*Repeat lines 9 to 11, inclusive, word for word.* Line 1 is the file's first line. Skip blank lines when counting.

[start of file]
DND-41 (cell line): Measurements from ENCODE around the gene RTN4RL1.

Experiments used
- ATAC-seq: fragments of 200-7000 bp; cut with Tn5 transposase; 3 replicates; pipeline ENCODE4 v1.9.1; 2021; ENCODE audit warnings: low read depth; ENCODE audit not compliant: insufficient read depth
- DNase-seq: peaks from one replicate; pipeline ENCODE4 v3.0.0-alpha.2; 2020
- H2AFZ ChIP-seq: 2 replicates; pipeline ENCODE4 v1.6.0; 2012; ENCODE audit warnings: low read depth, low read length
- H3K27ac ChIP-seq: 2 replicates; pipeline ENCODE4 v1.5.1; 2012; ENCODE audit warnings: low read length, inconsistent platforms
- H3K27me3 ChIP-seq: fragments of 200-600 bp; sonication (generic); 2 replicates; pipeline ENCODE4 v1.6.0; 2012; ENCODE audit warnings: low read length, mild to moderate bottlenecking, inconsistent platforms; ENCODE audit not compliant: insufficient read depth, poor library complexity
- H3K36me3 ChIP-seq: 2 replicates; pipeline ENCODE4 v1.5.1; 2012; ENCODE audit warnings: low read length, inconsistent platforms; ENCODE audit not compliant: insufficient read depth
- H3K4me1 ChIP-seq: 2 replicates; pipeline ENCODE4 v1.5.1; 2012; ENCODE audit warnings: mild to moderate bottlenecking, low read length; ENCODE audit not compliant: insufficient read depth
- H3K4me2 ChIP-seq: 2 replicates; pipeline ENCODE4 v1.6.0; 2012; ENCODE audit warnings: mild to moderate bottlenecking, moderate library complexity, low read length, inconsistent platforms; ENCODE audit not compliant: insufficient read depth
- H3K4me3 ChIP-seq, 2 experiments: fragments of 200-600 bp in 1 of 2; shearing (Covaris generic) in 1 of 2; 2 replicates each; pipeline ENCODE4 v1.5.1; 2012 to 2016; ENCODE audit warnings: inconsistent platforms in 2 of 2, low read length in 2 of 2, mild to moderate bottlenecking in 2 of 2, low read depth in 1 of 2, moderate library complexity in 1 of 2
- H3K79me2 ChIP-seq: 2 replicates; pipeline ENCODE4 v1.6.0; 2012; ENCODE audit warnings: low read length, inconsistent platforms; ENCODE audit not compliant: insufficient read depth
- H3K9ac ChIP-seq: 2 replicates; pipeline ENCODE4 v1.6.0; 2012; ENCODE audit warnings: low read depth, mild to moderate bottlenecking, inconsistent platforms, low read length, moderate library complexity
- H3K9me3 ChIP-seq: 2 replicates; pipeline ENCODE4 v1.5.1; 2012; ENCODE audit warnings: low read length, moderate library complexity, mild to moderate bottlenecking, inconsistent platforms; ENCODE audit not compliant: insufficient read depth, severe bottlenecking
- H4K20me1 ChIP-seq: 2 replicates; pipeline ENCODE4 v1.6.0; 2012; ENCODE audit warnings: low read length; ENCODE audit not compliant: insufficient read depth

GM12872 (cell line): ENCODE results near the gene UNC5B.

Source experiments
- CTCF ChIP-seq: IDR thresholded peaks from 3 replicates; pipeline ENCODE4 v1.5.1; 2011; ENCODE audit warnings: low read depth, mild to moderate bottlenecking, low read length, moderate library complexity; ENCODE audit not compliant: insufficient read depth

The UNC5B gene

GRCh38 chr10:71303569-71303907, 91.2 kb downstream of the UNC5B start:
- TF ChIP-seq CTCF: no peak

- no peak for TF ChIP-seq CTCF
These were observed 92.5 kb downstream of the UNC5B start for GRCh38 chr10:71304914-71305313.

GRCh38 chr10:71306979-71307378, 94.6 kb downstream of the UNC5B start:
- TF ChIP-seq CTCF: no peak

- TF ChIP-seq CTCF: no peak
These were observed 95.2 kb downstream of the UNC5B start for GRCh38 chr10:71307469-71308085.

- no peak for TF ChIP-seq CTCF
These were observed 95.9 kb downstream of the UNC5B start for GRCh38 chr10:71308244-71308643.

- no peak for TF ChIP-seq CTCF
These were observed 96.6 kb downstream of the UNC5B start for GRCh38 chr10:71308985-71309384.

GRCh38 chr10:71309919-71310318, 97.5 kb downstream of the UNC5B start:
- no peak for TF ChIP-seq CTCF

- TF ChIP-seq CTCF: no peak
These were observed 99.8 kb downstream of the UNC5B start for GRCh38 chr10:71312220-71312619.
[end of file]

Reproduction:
- H3K4me1 ChIP-seq: 2 replicates; pipeline ENCODE4 v1.5.1; 2012; ENCODE audit warnings: mild to moderate bottlenecking, low read length; ENCODE audit not compliant: insufficient read depth
- H3K4me2 ChIP-seq: 2 replicates; pipeline ENCODE4 v1.6.0; 2012; ENCODE audit warnings: mild to moderate bottlenecking, moderate library complexity, low read length, inconsistent platforms; ENCODE audit not compliant: insufficient read depth
- H3K4me3 ChIP-seq, 2 experiments: fragments of 200-600 bp in 1 of 2; shearing (Covaris generic) in 1 of 2; 2 replicates each; pipeline ENCODE4 v1.5.1; 2012 to 2016; ENCODE audit warnings: inconsistent platforms in 2 of 2, low read length in 2 of 2, mild to moderate bottlenecking in 2 of 2, low read depth in 1 of 2, moderate library complexity in 1 of 2